Will the Socialists break the broad anti-Fidesz coalition on the bill banning political billboards?

The opposition Socialist Party will submit a bill to parliament aimed at ensuring a level playing field among parties during election campaign periods, party leader Gyula Molnar told a press conference. The bill, a re-submission of an older proposal also submitted by the Socialists, would scrap public funding for election campaigns, Bertalan Toth, the party's group leader, told the same press conference. As Freehungary reported last week, the government bill seeking to prevent all political advertisements on billboards outside of the official campaign period failed to receive the two-thirds majority needed to pass. 

Jobbik, the party that ran this billboard campaign, hit Fidesz and personally Prime Minister Viktor Orban where it hurt. Orban wanted the billboards gone as soon as possible. In the beginning Fidesz activists were sent to remove or deface them, but, given the number of billboards Jobbik scattered all over the country, a better solution had to be found. In such cases Fidesz's usual response is to create a new, targeted law.
The bill also stipulated that in the campaign period, all political players should be charged the same for the use of advertising surfaces. The bill had been proposed by leader of the Fidesz party's parliamentary group, Lajos Kósa, together with three other Fidesz MPs, who claimed that the proposal aimed to thwart covert attempts by "billionaires trying to influence Hungarian politics" and to ensure transparency ("Kosa-Halasz bill").
Certain parts of the bill needed a two-thirds majority, and Fidesz at the moment is short by two votes. Fidesz couldn't convince any member of the opposition to vote for the bill. The opposition, both right and left, found it unacceptable. And although one of the DK members of parliament had such a serious attack of kidney stones that he had to be taken to the hospital and missed the vote, Fidesz still came up one short.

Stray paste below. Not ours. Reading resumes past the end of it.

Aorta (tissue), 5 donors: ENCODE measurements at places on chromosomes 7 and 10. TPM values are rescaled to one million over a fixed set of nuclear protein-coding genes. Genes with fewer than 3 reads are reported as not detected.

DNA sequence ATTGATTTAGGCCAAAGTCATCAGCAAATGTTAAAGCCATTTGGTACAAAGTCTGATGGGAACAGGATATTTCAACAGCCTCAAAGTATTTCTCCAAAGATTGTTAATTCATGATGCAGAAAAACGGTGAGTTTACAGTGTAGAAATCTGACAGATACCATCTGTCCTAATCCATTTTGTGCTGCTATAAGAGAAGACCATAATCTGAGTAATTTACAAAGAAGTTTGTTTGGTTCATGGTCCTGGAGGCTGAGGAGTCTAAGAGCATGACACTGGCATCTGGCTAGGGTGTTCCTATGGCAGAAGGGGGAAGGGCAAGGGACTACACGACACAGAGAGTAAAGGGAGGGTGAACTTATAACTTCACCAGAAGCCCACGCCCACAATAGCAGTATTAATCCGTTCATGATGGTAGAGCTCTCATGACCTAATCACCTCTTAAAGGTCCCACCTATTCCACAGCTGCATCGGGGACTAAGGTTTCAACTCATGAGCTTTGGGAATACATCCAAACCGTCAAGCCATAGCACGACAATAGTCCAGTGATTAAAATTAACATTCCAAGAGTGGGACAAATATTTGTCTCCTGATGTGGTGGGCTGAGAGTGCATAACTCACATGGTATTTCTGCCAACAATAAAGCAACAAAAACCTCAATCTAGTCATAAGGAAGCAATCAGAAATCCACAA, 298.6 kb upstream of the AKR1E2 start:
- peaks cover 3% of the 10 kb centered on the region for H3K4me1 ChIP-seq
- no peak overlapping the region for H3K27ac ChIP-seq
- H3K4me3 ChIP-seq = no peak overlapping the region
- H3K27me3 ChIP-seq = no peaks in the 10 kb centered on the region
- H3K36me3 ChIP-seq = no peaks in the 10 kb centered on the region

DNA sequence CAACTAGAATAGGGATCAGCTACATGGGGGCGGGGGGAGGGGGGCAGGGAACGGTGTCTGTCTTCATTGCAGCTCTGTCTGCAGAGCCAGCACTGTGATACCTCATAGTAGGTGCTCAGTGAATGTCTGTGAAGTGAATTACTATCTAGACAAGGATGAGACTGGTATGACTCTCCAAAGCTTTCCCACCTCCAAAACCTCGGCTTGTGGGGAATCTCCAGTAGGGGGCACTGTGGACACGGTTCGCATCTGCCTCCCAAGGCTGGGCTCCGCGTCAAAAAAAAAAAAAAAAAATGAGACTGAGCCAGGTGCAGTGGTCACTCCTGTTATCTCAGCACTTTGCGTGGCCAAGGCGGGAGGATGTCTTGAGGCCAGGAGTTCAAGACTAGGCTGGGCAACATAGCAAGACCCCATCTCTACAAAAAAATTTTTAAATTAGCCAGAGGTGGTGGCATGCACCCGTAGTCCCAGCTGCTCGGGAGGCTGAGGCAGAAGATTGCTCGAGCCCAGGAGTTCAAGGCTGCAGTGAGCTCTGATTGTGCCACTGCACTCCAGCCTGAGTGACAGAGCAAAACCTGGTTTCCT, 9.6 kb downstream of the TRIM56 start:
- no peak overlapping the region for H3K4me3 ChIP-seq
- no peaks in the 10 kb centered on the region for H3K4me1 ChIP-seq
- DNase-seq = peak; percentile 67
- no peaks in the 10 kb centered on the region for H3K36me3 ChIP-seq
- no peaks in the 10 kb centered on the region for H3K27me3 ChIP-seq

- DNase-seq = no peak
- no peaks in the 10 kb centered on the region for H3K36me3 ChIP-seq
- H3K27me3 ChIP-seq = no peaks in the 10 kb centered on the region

At the center of this billboard controversy is Lajos Simicska, Orbán's former friend and business partner. Simicska, in addition to owning Közgép, a construction company that once had a virtual monopoly on government infrastructure contracts, also owns several other businesses, including Mahir Cityposter and Publimont, which rent out billboard spaces and advertising kiosks. Jobbik's billboards and posters appeared on spaces owned by these two companies. It was suspected from the beginning that Simicska, who broke with Orbán and Fidesz about two years ago, provided space for the Jobbik posters at a cut rate, but until very recently Jobbik refused to divulge the cost. So, in addition to the bill and Orbán's decree, NAV, the Hungarian equivalent of the Internal Revenue Service, paid a visit to Mahir's headquarters. They had the right to check all financial transactions between January 1 and April 30. They were specifically looking for financial transactions connected to the Jobbik posters. When the price Jobbik paid Simicska's firm was finally made public last week, it was obvious that "Simicska had sold the surfaces at a ridiculously low price," as Népszava pointed out. Simicska, who until recently was the "financial genius" behind Fidesz's coffers, used to favor Fidesz by charging very little for advertising posters. Now he was doing the same for Jobbik.